Work that LinkedIn magic

It's entirely possible to have impressive IT skills and knowledge, but not have a clear sense of how best (or where best) to apply them in the workforce.

When you start to look and interact with people from the technology industry, overhaul your profile on LinkedIn. Remove the current “location” information on your resume and replace it with your target city. Add yourself to groups in the region where you want to work. Friend others like crazy and build your network.

Activate “Open to New Opportunities” on your profile. Add your target city and write an explanation, “Relocating to the (Name of City) area, seeking IT-related positions within the downtown area.”

Don’t worry about undermining any existing employment relationships. LinkedIn is set up so your current employer can’t see job search activity — only recruiters and hiring managers can. You will be attracting the right people to your page. Once you revisit and overhaul your profile, and then open the profile up to new opportunities, you will see how they match what you have defined.

A word of advice

Once you’ve met a few consultants or recruiters, then seek some career counseling. When you have a variety of opportunities at your fingertips, knowing which direction to head can be a challenge.

Unfortunately, taking a wrong turn can deter your career. Consult an industry professional — those recruiters you hooked up with, or someone in a similar role — for advice about where to turn, based on your skills and interests. Career counseling is also often available as a free public service from state or national government offices. (In the United States, for example, states typically have a Department of Workforce Services.)

Overall, the number one thing that I tell people is to consider what makes you happy. Carefully ponder the skills and experience you have acquired thus far and think about what has made you feel most fulfilled. What can you be good at for the long term?

Use this exercise to determine which of your qualifications to focus on the most. You may have more experience in a particular area, but if you are not passionate about it, now is the time to address that disconnect and change course.

Following your passions and interests will always be my number one suggestion. You can learn any technology, provided you are willing to put forth a certain amount of effort and time — doing some sort of work that will make you happy is paramount.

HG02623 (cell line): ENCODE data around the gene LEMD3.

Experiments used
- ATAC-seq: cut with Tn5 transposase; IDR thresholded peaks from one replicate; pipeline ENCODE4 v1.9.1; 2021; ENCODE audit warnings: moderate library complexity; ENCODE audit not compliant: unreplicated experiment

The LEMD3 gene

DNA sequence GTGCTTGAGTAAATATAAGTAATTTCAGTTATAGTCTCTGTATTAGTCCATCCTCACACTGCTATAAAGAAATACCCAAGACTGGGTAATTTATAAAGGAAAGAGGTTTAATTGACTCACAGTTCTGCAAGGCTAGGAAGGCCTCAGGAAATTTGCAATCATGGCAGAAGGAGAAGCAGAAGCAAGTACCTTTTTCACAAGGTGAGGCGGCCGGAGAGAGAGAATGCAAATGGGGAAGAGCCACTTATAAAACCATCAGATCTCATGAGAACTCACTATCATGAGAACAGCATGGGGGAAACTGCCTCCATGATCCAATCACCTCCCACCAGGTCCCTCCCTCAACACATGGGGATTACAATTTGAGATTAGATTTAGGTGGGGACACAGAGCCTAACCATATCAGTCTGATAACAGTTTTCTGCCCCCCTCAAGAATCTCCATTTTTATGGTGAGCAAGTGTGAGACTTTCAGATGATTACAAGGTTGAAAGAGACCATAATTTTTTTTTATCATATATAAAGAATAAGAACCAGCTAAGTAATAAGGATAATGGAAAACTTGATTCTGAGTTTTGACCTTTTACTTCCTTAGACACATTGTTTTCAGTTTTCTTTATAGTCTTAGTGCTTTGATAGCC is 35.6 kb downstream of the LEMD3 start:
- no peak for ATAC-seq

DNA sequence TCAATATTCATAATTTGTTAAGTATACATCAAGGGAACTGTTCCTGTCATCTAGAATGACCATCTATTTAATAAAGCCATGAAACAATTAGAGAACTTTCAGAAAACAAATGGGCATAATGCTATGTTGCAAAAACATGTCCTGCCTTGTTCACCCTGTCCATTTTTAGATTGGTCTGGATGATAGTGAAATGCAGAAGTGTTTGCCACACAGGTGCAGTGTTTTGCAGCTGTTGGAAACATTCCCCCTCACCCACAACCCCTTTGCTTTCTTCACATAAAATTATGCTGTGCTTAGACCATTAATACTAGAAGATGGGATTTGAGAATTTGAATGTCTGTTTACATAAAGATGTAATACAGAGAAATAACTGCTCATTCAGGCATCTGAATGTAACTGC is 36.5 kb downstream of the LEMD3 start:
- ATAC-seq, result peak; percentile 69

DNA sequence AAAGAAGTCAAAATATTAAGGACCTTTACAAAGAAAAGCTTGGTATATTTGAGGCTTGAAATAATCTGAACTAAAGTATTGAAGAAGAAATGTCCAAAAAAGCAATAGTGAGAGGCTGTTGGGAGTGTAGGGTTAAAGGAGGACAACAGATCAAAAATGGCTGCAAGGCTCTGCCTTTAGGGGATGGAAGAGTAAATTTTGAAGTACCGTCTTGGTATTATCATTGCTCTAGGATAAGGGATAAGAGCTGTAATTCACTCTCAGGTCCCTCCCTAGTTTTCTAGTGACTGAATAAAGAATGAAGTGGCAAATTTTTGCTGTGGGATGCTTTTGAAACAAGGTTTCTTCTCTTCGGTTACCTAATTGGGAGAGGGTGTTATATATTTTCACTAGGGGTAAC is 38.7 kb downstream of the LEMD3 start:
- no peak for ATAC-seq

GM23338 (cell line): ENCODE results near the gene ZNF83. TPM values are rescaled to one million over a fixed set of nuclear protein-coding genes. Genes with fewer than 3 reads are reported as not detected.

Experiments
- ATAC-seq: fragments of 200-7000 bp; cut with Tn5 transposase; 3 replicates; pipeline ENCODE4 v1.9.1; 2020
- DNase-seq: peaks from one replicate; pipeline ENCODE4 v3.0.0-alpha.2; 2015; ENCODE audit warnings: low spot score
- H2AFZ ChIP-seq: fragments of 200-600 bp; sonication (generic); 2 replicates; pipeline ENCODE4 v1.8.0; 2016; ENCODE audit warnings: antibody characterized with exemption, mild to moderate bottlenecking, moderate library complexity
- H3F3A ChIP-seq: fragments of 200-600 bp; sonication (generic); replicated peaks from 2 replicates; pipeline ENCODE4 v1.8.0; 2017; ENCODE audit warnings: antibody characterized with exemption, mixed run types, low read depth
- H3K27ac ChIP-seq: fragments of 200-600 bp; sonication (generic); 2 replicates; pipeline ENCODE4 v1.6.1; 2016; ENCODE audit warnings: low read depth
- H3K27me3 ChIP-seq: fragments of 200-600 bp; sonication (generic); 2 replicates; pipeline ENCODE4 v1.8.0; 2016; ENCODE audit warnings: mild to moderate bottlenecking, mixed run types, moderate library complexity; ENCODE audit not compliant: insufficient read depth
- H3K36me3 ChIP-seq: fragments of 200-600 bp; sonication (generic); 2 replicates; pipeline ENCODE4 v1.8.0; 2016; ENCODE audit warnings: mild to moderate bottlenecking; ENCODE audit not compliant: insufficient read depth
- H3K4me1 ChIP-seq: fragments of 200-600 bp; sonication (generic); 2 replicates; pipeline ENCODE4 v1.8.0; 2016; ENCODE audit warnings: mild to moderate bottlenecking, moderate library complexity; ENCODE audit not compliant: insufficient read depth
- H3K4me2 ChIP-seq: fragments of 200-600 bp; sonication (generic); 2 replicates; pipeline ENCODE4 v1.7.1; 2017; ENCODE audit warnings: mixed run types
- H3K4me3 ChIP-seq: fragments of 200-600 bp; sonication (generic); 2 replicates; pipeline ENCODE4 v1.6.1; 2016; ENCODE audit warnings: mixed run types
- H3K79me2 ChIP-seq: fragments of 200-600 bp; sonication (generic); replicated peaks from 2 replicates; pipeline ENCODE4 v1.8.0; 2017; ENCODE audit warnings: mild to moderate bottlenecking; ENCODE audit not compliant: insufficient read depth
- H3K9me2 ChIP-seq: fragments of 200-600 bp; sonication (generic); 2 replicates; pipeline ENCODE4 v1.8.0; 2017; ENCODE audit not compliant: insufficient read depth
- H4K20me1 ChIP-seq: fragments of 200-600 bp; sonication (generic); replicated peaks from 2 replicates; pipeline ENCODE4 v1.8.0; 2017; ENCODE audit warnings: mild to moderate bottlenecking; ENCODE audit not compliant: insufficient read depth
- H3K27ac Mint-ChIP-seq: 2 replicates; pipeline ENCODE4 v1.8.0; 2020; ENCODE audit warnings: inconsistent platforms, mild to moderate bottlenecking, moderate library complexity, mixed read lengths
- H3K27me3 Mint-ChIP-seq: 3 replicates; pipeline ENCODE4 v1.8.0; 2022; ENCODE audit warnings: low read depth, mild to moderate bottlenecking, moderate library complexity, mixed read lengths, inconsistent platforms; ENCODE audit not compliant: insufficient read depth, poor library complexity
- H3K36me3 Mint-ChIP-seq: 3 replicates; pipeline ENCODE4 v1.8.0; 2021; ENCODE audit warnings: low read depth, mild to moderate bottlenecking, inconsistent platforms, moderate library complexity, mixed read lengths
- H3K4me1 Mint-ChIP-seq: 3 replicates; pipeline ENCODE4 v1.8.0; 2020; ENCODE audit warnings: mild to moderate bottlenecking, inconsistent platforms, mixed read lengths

Find your way — eventually

It's entirely possible to have impressive IT skills and knowledge, but not have a clear sense of how best (or where best) to apply them in the workforce.

Always be humble when you are getting started in any IT field. That said, if a job role seems “perfect,” you should take it — but don’t wait around if an opportunity arises to get a leg up on your future career. I always advise people to take job roles that provide long-term advantage versus immediate satisfaction or instant monetary compensation.

Also, don’t let yourself get frustrated if you have to work in a few jobs that don’t immediately seem to lead somewhere. Bear in mind that it will take some time to ramp up and traction in the information technology job market. Something will break your way eventually. Patience is the key.

With the right combination of resources and dedication, you will ultimately find your way. And if you end up somewhere that feels wrong, then don’t hesitate to change lanes. IT is an incredibly diverse field; there will always be something new or different you can attempt.

Would you like more insight into the history of hacking? Check out Calvin's other articles about historical hackery:
About the Author
Nathan Kimpel is a seasoned information technology and operations executive.

Nathan Kimpel is a seasoned information technology and operations executive with a diverse background in all areas of company functionality, and a keen focus on all aspects of IT operations and security. Over his 20 years in the industry, he has held every job in IT and currently serves as a Project Manager in the St. Louis (Missouri) area, overseeing 50-plus projects. He has years of success driving multi-million dollar improvements in technology, products and teams. His wide range of skills include finance, ERP and CRM systems. Certifications include PMP, CISSP, CEH, ITIL and Microsoft.